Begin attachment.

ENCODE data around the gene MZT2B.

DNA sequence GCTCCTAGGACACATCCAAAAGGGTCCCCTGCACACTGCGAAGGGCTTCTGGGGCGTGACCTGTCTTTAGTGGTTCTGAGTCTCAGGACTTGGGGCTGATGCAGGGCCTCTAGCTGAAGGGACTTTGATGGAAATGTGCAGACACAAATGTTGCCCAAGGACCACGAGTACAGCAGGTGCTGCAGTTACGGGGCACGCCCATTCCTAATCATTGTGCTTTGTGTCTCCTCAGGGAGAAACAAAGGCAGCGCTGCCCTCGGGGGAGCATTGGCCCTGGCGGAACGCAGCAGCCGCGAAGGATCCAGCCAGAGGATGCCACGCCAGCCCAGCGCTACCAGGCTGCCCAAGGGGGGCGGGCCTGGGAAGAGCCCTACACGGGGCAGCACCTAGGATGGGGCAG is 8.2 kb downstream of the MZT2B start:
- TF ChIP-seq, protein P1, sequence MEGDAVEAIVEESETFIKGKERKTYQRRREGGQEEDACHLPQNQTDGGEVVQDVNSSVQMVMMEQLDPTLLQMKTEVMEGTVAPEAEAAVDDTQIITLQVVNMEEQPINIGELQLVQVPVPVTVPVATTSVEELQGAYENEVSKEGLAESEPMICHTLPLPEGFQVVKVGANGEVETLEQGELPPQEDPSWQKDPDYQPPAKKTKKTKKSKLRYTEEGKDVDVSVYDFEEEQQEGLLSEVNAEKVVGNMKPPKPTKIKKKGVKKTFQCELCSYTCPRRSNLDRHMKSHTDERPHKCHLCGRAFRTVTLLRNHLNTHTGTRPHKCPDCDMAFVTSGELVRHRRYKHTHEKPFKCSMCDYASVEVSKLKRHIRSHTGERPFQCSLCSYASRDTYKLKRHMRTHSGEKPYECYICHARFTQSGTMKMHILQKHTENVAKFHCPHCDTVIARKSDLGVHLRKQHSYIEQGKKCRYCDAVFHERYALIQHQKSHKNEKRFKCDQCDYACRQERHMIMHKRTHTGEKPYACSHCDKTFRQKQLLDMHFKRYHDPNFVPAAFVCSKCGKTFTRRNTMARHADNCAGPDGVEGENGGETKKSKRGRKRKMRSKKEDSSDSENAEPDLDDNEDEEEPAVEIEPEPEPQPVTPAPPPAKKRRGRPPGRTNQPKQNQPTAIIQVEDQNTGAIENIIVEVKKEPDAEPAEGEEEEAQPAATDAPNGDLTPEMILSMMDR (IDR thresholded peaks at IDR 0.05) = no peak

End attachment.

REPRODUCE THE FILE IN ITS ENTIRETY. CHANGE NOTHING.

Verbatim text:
ENCODE data around the gene MZT2B.

DNA sequence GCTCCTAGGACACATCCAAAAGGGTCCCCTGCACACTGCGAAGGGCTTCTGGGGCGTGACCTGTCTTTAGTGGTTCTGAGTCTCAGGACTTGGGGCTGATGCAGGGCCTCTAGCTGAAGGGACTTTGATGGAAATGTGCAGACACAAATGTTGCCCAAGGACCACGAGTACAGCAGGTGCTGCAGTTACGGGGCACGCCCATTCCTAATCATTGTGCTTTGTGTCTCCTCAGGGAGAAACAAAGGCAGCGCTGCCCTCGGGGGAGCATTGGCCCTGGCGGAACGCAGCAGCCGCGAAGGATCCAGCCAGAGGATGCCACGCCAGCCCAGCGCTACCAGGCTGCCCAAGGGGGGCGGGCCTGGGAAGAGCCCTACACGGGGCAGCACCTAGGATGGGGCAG is 8.2 kb downstream of the MZT2B start:
- TF ChIP-seq, protein P1, sequence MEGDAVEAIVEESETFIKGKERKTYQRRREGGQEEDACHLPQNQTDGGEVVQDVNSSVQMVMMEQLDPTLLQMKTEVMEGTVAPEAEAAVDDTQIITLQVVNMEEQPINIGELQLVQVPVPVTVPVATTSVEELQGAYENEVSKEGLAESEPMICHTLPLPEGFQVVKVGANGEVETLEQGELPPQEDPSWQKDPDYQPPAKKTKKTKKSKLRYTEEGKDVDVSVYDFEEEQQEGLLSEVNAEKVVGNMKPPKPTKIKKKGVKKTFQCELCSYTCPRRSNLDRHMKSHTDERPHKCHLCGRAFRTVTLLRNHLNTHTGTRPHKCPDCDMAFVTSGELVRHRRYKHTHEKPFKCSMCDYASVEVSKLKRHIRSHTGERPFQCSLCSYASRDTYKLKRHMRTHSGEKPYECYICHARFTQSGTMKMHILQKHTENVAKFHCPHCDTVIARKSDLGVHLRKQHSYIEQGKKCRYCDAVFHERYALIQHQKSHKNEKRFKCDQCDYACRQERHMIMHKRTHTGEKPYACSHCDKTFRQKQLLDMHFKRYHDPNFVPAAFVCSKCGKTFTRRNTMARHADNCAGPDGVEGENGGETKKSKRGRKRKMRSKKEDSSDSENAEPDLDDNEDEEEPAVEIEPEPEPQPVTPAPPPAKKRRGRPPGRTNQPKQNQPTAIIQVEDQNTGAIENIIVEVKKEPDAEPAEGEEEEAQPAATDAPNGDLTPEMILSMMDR (IDR thresholded peaks at IDR 0.05) = no peak